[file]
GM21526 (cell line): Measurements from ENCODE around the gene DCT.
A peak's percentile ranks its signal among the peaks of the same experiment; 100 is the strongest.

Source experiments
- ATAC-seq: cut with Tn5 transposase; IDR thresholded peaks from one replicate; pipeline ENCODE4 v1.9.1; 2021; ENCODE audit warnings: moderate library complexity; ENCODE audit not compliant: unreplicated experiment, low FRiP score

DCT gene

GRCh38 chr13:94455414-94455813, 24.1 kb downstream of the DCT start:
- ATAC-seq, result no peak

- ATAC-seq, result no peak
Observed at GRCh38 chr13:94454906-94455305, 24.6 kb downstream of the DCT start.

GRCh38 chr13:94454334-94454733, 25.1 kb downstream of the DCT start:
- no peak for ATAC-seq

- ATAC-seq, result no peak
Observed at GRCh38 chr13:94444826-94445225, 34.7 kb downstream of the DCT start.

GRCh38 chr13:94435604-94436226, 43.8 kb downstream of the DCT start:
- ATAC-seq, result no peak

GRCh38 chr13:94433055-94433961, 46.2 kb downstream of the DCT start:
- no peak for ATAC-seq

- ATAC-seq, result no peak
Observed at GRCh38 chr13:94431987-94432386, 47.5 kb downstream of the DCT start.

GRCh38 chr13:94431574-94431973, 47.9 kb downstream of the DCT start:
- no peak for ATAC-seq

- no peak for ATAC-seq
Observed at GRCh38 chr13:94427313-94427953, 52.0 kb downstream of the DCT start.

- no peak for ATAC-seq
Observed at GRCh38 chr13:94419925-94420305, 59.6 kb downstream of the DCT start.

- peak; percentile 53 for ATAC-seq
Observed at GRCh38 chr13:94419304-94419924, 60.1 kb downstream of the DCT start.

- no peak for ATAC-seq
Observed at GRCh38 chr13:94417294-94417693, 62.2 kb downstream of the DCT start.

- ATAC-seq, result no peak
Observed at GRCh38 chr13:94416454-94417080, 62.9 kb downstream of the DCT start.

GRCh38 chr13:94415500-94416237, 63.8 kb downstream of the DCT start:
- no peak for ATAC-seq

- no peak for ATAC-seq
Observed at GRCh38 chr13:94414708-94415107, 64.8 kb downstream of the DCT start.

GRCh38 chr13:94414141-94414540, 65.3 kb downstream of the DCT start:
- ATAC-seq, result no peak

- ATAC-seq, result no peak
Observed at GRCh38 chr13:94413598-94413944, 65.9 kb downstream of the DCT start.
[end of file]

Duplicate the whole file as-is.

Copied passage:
GM21526 (cell line): Measurements from ENCODE around the gene DCT.
A peak's percentile ranks its signal among the peaks of the same experiment; 100 is the strongest.

Source experiments
- ATAC-seq: cut with Tn5 transposase; IDR thresholded peaks from one replicate; pipeline ENCODE4 v1.9.1; 2021; ENCODE audit warnings: moderate library complexity; ENCODE audit not compliant: unreplicated experiment, low FRiP score

DCT gene

GRCh38 chr13:94455414-94455813, 24.1 kb downstream of the DCT start:
- ATAC-seq, result no peak

- ATAC-seq, result no peak
Observed at GRCh38 chr13:94454906-94455305, 24.6 kb downstream of the DCT start.

GRCh38 chr13:94454334-94454733, 25.1 kb downstream of the DCT start:
- no peak for ATAC-seq

- ATAC-seq, result no peak
Observed at GRCh38 chr13:94444826-94445225, 34.7 kb downstream of the DCT start.

GRCh38 chr13:94435604-94436226, 43.8 kb downstream of the DCT start:
- ATAC-seq, result no peak

GRCh38 chr13:94433055-94433961, 46.2 kb downstream of the DCT start:
- no peak for ATAC-seq

- ATAC-seq, result no peak
Observed at GRCh38 chr13:94431987-94432386, 47.5 kb downstream of the DCT start.

GRCh38 chr13:94431574-94431973, 47.9 kb downstream of the DCT start:
- no peak for ATAC-seq

- no peak for ATAC-seq
Observed at GRCh38 chr13:94427313-94427953, 52.0 kb downstream of the DCT start.

- no peak for ATAC-seq
Observed at GRCh38 chr13:94419925-94420305, 59.6 kb downstream of the DCT start.

- peak; percentile 53 for ATAC-seq
Observed at GRCh38 chr13:94419304-94419924, 60.1 kb downstream of the DCT start.

- no peak for ATAC-seq
Observed at GRCh38 chr13:94417294-94417693, 62.2 kb downstream of the DCT start.

- ATAC-seq, result no peak
Observed at GRCh38 chr13:94416454-94417080, 62.9 kb downstream of the DCT start.

GRCh38 chr13:94415500-94416237, 63.8 kb downstream of the DCT start:
- no peak for ATAC-seq

- no peak for ATAC-seq
Observed at GRCh38 chr13:94414708-94415107, 64.8 kb downstream of the DCT start.

GRCh38 chr13:94414141-94414540, 65.3 kb downstream of the DCT start:
- ATAC-seq, result no peak

- ATAC-seq, result no peak
Observed at GRCh38 chr13:94413598-94413944, 65.9 kb downstream of the DCT start.